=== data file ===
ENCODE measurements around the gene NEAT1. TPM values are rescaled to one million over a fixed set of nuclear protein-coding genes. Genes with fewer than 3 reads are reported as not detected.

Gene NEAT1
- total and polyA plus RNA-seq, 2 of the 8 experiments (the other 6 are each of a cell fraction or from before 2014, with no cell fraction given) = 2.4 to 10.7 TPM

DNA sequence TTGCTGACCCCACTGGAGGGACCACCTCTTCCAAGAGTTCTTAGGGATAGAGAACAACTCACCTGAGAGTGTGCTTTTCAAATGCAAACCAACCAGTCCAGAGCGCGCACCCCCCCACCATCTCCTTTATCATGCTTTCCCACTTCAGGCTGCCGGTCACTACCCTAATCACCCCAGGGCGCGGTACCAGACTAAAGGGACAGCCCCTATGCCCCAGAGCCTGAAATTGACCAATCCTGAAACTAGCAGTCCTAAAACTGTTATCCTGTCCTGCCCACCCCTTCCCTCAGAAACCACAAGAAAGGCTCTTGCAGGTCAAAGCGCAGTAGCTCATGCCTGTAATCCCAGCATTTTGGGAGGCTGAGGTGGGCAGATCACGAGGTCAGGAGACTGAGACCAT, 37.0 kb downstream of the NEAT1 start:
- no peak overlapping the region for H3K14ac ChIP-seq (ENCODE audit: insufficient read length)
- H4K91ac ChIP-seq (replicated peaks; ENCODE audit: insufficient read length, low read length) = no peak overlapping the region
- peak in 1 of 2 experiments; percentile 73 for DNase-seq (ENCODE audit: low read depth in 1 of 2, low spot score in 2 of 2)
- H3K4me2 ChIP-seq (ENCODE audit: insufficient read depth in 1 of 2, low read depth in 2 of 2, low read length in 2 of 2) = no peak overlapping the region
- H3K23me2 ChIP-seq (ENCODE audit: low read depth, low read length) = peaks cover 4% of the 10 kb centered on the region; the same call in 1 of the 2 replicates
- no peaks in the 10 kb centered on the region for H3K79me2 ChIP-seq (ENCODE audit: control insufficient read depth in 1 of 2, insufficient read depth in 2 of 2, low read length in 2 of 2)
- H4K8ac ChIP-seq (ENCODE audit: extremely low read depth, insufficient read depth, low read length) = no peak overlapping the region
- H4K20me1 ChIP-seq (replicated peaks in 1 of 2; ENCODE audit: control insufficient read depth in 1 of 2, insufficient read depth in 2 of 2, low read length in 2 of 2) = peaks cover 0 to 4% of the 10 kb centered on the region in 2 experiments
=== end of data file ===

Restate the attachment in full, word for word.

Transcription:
ENCODE measurements around the gene NEAT1. TPM values are rescaled to one million over a fixed set of nuclear protein-coding genes. Genes with fewer than 3 reads are reported as not detected.

Gene NEAT1
- total and polyA plus RNA-seq, 2 of the 8 experiments (the other 6 are each of a cell fraction or from before 2014, with no cell fraction given) = 2.4 to 10.7 TPM

DNA sequence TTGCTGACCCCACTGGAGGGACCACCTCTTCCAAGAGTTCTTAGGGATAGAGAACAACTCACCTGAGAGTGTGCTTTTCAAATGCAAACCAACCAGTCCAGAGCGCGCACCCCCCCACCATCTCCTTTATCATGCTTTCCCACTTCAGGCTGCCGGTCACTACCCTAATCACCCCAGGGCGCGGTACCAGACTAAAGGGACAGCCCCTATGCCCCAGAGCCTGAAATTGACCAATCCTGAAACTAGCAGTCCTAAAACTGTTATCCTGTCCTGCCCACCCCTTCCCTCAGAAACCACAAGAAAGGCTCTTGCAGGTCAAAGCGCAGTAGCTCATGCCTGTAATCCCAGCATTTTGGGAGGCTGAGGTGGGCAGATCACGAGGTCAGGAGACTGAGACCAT, 37.0 kb downstream of the NEAT1 start:
- no peak overlapping the region for H3K14ac ChIP-seq (ENCODE audit: insufficient read length)
- H4K91ac ChIP-seq (replicated peaks; ENCODE audit: insufficient read length, low read length) = no peak overlapping the region
- peak in 1 of 2 experiments; percentile 73 for DNase-seq (ENCODE audit: low read depth in 1 of 2, low spot score in 2 of 2)
- H3K4me2 ChIP-seq (ENCODE audit: insufficient read depth in 1 of 2, low read depth in 2 of 2, low read length in 2 of 2) = no peak overlapping the region
- H3K23me2 ChIP-seq (ENCODE audit: low read depth, low read length) = peaks cover 4% of the 10 kb centered on the region; the same call in 1 of the 2 replicates
- no peaks in the 10 kb centered on the region for H3K79me2 ChIP-seq (ENCODE audit: control insufficient read depth in 1 of 2, insufficient read depth in 2 of 2, low read length in 2 of 2)
- H4K8ac ChIP-seq (ENCODE audit: extremely low read depth, insufficient read depth, low read length) = no peak overlapping the region
- H4K20me1 ChIP-seq (replicated peaks in 1 of 2; ENCODE audit: control insufficient read depth in 1 of 2, insufficient read depth in 2 of 2, low read length in 2 of 2) = peaks cover 0 to 4% of the 10 kb centered on the region in 2 experiments